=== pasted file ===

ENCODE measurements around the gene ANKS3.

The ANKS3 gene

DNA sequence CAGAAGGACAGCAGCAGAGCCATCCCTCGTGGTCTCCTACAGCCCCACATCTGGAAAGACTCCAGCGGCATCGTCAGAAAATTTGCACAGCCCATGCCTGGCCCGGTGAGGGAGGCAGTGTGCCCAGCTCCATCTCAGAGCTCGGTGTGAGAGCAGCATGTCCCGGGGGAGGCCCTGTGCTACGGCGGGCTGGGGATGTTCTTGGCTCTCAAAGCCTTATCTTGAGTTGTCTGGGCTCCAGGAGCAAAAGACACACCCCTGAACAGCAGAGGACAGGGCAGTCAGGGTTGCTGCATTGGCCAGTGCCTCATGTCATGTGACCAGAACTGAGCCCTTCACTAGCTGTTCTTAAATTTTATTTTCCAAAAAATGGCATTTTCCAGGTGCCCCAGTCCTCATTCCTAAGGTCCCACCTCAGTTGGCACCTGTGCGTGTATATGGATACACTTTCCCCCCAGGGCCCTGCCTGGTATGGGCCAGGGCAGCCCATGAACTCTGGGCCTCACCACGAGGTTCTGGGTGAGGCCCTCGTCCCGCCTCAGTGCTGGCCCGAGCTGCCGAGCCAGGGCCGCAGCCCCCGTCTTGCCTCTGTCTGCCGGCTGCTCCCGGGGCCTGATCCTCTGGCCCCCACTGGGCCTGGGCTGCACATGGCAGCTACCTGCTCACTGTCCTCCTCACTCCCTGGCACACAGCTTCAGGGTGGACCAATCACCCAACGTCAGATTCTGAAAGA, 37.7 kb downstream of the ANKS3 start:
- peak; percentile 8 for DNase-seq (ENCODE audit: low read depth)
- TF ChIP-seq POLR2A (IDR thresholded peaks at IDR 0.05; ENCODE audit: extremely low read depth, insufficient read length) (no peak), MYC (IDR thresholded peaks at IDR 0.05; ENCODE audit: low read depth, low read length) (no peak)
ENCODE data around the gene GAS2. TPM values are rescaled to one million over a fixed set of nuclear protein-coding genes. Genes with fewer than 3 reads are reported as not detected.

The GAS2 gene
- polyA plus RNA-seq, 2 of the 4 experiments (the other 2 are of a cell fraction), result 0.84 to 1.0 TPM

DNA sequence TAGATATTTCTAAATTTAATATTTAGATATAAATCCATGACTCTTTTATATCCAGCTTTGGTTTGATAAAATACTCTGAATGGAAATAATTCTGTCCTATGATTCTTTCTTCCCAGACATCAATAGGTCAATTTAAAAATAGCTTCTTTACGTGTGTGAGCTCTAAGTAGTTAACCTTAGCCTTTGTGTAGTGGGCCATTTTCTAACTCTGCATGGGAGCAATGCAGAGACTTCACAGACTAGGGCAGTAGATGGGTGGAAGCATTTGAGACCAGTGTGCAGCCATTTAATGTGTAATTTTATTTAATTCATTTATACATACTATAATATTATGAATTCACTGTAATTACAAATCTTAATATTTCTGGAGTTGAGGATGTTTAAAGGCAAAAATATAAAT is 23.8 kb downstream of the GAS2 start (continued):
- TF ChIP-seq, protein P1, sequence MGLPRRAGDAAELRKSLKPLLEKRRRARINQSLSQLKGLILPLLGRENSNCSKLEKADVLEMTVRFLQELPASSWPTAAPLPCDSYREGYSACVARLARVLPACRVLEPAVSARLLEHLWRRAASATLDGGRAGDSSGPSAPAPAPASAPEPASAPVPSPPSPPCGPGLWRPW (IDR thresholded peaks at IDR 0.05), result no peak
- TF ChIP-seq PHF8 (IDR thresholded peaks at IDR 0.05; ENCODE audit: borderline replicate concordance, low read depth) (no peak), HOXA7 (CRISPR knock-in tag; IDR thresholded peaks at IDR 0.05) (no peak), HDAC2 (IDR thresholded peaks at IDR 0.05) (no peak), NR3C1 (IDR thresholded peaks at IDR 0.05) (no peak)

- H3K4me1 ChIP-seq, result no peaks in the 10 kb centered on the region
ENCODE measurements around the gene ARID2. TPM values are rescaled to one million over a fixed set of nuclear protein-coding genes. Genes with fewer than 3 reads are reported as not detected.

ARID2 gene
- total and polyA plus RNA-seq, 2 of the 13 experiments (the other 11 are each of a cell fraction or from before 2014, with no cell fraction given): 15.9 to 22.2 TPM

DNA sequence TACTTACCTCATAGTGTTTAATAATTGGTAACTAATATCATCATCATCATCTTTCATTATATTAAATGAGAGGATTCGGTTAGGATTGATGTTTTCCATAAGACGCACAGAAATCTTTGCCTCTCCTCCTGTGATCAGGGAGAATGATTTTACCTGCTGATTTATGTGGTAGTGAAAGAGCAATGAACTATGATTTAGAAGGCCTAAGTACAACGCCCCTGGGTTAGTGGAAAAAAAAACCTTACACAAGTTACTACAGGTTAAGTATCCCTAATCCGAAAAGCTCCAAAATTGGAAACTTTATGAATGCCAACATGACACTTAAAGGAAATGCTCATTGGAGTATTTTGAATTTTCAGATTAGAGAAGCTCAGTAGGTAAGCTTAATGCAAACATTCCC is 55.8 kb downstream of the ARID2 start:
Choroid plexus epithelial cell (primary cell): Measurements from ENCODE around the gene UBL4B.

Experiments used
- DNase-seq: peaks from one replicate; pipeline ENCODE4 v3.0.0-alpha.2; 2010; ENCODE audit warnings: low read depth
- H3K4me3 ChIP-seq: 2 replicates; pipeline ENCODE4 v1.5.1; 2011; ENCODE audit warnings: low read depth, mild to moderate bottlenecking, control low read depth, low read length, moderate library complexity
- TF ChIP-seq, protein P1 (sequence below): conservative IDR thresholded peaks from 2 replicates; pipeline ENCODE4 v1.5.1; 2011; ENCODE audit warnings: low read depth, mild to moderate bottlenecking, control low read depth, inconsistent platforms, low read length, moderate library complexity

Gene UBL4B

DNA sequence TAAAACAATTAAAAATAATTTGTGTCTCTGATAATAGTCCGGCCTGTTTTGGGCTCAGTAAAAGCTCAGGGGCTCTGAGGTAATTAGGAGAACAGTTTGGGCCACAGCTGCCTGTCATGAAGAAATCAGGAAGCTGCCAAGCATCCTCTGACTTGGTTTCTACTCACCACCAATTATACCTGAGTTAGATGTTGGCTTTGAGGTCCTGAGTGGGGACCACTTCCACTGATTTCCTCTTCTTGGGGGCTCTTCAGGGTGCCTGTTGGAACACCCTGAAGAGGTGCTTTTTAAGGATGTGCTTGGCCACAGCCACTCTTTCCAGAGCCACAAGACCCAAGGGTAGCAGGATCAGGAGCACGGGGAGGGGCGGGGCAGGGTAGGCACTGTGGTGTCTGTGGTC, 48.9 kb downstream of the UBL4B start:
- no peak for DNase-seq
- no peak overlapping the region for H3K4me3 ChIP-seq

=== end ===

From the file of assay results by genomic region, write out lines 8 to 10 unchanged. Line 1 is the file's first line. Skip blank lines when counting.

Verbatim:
- polyA plus RNA-seq, 2 of the 4 experiments (the other 2 are of a cell fraction), result 0.84 to 1.0 TPM

DNA sequence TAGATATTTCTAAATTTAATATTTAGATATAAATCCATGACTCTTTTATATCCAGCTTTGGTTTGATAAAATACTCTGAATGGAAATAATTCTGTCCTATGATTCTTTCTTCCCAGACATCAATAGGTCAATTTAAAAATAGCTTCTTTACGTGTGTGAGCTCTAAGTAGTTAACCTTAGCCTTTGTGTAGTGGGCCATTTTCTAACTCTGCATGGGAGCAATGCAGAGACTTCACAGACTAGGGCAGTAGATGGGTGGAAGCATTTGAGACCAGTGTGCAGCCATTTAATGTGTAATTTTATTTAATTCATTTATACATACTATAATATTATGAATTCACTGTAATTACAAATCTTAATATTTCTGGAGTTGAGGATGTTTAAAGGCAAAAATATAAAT is 23.8 kb downstream of the GAS2 start (continued):
- TF ChIP-seq, protein P1, sequence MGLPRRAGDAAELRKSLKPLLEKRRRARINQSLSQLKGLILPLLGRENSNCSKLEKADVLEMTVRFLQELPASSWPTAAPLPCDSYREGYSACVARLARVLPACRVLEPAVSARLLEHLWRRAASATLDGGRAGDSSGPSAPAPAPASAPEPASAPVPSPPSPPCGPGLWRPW (IDR thresholded peaks at IDR 0.05), result no peak